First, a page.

While [John]’s design didn’t go on to bigger things or commercial success, it did win first place at the Third Annual Lantronix Wireless Design Contest. It also goes to show that many people will come around to the same idea when it makes good sense!
If you’re interested in the wider world of addressable LEDs, check out our breakdown on some of the products out there. Meanwhile, if you’re brewing up your own flashing, glowing projects, be sure to notify the tipsline!
Sometimes you need a little utility device to do a very simple job, and do it well.This one-shot IR helper from [Gregory Sanders] is just that.
[Gregory] had a TV that didn’t support automatically turning on when the power was applied. This is frustrating when you like to leave devices switched hard off when not in use to save on standby energy draw. Thus, there needed to be a way to send the screen an on signal when his multi-monitor setup was powered on.
A simple circuit paired with a Pi Pico was pressed into service. The Pico flashes an IR LED, squirting out the requisite code to tell the TCL branded TV to switch on. [Gregory] figured out the codes by using an Arduino to read the output of the TV’s remote with an IR sensor. The hook here is the code is written in MicroPython, using IR libraries from [Peter Hinch].
Now, when [Gregory] powers up his rig, the IR sender will trigger the TV to switch on. It’s a little frustrating that the auto-on function wasn’t available in the factory, but regardless, now everything’s working as it should. If you want to do this in reverse, consider building a TV-B-Gone or a silencer for the boomboxes used by dancing grandmas!
The Odd Inputs and Peculiar Peripherals Contest wrapped up last week, and our judges have been hard at work sifting through their favorite projects. And this was no easy task – we had 75 entries and so many of them were cool in their own right that all we can say is go check them all out. Really.
But we had to pick winners, not the least because Digi-Key put up three $150 gift certificates. So without further ado, here are the top three projects and as many honorable mentions as you have fingers and toes – if you don’t count your thumbs.
The Prize Winners
Keybon should be a mainstream commercial product. It’s a macro keypad with an OLED screen per key. It talks to an application on your desktop that detects the program that you currently have focused, and adapts the keypress action and the OLED labels to match. It’s a super-slick 3D-printed design to boot. It’s the dream of the Optimus Maximus, but made both DIY and significantly more reasonable as a macro pad. It’s the coolest thing to have on your desk, and it’s a big winner!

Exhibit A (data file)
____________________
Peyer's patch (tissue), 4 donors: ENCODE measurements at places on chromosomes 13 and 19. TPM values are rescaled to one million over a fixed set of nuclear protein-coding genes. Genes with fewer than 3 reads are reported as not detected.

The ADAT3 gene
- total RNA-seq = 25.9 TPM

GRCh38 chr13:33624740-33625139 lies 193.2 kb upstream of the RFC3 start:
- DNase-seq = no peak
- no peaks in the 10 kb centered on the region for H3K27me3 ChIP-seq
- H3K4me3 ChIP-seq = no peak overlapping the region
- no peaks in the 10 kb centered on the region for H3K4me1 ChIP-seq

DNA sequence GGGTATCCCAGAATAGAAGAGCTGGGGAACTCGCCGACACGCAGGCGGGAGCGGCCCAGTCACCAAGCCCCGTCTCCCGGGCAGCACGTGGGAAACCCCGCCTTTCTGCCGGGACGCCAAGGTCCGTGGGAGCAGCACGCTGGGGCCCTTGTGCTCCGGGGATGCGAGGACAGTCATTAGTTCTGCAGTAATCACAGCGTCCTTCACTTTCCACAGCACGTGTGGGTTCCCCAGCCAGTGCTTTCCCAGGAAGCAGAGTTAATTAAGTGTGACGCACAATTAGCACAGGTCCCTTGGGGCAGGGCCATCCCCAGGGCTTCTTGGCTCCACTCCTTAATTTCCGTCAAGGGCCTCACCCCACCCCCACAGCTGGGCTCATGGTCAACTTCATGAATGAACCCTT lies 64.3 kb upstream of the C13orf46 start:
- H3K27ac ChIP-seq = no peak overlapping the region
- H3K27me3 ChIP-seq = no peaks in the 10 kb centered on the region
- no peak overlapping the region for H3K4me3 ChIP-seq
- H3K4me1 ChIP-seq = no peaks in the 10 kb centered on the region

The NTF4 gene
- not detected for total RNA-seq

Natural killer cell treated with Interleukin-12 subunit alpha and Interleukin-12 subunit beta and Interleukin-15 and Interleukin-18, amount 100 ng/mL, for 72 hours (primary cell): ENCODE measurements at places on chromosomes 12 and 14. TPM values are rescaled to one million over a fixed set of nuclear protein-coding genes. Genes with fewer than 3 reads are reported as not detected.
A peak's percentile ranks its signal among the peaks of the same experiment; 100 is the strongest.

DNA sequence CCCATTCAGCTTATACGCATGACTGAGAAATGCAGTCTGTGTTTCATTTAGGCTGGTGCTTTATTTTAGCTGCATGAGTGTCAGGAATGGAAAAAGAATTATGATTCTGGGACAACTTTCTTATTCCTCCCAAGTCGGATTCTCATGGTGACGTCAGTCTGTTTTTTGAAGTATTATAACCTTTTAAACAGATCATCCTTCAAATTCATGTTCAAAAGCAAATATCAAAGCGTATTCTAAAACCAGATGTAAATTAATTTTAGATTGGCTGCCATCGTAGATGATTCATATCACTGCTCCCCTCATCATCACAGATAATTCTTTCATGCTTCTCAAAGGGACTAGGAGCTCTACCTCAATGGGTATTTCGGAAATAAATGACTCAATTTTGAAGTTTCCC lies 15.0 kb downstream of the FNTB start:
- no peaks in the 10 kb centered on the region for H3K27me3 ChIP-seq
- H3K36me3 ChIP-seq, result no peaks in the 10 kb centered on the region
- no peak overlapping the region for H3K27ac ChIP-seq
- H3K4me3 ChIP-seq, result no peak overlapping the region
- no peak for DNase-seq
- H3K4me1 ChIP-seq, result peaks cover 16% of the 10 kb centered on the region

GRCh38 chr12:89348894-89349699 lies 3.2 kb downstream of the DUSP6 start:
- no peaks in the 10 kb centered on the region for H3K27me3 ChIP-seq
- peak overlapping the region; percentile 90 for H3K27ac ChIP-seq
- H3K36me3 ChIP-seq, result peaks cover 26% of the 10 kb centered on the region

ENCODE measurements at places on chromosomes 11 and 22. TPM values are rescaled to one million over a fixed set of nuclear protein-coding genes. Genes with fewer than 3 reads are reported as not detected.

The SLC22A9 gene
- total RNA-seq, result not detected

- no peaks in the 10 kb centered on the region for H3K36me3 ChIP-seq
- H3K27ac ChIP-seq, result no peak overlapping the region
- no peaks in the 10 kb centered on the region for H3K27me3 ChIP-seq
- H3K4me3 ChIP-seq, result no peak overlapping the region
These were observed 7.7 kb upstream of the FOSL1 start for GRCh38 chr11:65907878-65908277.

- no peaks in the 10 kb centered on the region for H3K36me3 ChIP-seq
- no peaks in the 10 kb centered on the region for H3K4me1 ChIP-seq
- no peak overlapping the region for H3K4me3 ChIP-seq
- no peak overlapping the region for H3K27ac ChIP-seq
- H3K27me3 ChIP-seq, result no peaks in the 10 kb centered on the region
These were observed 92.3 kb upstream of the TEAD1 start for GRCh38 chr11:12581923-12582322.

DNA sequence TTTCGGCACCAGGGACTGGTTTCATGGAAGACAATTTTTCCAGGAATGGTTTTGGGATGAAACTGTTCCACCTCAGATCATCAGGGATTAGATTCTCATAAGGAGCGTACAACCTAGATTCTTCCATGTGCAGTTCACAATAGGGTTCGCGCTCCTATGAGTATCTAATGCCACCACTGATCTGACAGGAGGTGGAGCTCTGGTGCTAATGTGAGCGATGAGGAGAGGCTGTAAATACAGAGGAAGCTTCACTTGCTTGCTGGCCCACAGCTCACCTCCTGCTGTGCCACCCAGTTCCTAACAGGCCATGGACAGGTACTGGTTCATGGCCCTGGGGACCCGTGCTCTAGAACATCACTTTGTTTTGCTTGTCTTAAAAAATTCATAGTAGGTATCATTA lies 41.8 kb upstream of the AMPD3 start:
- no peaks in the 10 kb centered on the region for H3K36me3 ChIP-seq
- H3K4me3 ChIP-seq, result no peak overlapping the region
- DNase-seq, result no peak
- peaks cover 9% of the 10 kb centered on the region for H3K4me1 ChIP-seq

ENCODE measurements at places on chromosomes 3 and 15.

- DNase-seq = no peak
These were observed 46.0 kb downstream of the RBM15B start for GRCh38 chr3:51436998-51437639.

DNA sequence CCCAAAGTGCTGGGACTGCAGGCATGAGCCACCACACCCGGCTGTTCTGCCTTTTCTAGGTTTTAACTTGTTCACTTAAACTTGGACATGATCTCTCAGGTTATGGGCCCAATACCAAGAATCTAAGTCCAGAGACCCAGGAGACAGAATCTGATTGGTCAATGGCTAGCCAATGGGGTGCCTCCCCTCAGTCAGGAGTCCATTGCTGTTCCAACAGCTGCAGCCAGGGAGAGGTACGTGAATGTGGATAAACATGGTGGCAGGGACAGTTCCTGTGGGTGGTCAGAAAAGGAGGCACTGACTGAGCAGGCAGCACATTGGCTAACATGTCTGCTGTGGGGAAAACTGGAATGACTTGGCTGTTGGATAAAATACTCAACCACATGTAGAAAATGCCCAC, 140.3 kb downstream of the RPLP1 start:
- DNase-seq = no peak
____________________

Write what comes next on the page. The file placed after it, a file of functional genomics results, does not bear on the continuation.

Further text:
On the ridiculous side of keyboards, meet the Cree-board. [Matt] says he got the idea of using beefy COB LEDs as keycaps from the bad pun in the name, but we love the effect when you press down on the otherwise blinding light – they’re so bright that they use your entire meaty finger as a diffuser. Plus, it really does look like a keypad of sunny-side up eggs. It’s wacky, unique, and what’s not to love about that in a macropad?
Finally, [Josh EJ] turned an exercise bike into a wireless gamepad, obliterating the choice between getting fit and getting high scores by enabling both at the same time. An ESP32-turned-Bluetooth-gamepad is the brains, and he documents in detail how he hooked up a homebrew cadence sensor, used the heart-rate pads as buttons, and even added some extra controls on top. Watching clips of him pedaling his heart out in order to push the virtual pedal to the metal in GRID Autosport, we only wish he were screaming “vroooom”. Continue reading “Overwhelmed By Odd Inputs: The Contest Winners And More”
The proliferation of software-defined radio (SDR) technology has been a godsend for RF hobbyists. SDR-based receivers and transmitters have gotten so cheap that you’ve probably got a stick or two lying around your bench right now — we can see three from where we sit, in fact.
But cheap comes at a price, usually in the form of frequency stability, which can be prohibitive in some applications — especially amateur radio, where spectrum hygiene is of the utmost concern. So we were pleased to see [Tech Minds] tackle the SDR frequency stability problem by using a GPS-disciplined oscillator. The setup uses an ADALM-PLUTO SDR transceiver and a precision oscillator from Leo Bodnar Electronics. The oscillator can be programmed to output a rock-solid, GPS-disciplined signal over a wide range of frequencies. The Pluto has an external oscillator input that looks for 40 MHz, which is well within the range of the GPSDO.
Setup is as easy as plugging the oscillator’s output into the SDR’s external clock input using an SMA to UFL jumper, and tweaking the settings in the SDR and oscillator. Not all SDRs will have an external clock input, of course, so your mileage may vary. But if your gear is suitably equipped, this looks like a great way to get bang-on frequency — the video below shows just how much the undisciplined SDR can drift.
Like any good ham, [Tech Minds] is doing his bit to keep his signals clean and on target. His chief use case for this setup will be to work QO-100, amateur radio’s first geosynchronous satellite repeater. We’ve got to say that we hams living on the two-thirds of the globe not covered by this satellite are just dying to get a geosynchronous bird (or two) of our own to play with like this.
Continue reading “Bringing Some Discipline To An SDR Transmitter”